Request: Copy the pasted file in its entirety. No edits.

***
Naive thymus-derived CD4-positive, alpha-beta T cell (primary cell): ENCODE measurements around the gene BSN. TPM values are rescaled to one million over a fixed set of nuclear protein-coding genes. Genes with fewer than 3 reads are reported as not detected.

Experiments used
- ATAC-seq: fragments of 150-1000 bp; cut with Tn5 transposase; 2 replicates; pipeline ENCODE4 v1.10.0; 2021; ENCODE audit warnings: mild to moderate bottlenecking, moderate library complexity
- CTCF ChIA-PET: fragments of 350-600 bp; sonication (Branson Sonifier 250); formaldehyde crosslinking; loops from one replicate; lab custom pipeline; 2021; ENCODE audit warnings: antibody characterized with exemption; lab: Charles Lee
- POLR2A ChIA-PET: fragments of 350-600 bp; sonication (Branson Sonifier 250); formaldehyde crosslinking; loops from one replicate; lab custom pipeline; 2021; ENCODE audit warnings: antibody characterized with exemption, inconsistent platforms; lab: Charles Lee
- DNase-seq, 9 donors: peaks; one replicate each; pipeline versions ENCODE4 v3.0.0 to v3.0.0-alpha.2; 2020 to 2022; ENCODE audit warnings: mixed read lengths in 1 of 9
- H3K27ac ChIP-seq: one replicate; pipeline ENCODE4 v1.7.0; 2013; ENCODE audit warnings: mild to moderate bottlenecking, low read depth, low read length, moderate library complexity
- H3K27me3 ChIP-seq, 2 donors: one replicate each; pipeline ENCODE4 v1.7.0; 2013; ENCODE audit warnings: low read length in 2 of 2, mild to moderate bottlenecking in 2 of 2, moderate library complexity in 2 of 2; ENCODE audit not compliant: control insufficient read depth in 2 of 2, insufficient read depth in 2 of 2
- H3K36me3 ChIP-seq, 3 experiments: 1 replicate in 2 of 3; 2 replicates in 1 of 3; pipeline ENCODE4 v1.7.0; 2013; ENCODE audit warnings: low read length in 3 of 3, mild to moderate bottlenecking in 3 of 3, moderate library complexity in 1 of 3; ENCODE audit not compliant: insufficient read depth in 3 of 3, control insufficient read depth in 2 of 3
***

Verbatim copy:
Naive thymus-derived CD4-positive, alpha-beta T cell (primary cell): ENCODE measurements around the gene BSN. TPM values are rescaled to one million over a fixed set of nuclear protein-coding genes. Genes with fewer than 3 reads are reported as not detected.

Experiments used
- ATAC-seq: fragments of 150-1000 bp; cut with Tn5 transposase; 2 replicates; pipeline ENCODE4 v1.10.0; 2021; ENCODE audit warnings: mild to moderate bottlenecking, moderate library complexity
- CTCF ChIA-PET: fragments of 350-600 bp; sonication (Branson Sonifier 250); formaldehyde crosslinking; loops from one replicate; lab custom pipeline; 2021; ENCODE audit warnings: antibody characterized with exemption; lab: Charles Lee
- POLR2A ChIA-PET: fragments of 350-600 bp; sonication (Branson Sonifier 250); formaldehyde crosslinking; loops from one replicate; lab custom pipeline; 2021; ENCODE audit warnings: antibody characterized with exemption, inconsistent platforms; lab: Charles Lee
- DNase-seq, 9 donors: peaks; one replicate each; pipeline versions ENCODE4 v3.0.0 to v3.0.0-alpha.2; 2020 to 2022; ENCODE audit warnings: mixed read lengths in 1 of 9
- H3K27ac ChIP-seq: one replicate; pipeline ENCODE4 v1.7.0; 2013; ENCODE audit warnings: mild to moderate bottlenecking, low read depth, low read length, moderate library complexity
- H3K27me3 ChIP-seq, 2 donors: one replicate each; pipeline ENCODE4 v1.7.0; 2013; ENCODE audit warnings: low read length in 2 of 2, mild to moderate bottlenecking in 2 of 2, moderate library complexity in 2 of 2; ENCODE audit not compliant: control insufficient read depth in 2 of 2, insufficient read depth in 2 of 2
- H3K36me3 ChIP-seq, 3 experiments: 1 replicate in 2 of 3; 2 replicates in 1 of 3; pipeline ENCODE4 v1.7.0; 2013; ENCODE audit warnings: low read length in 3 of 3, mild to moderate bottlenecking in 3 of 3, moderate library complexity in 1 of 3; ENCODE audit not compliant: insufficient read depth in 3 of 3, control insufficient read depth in 2 of 3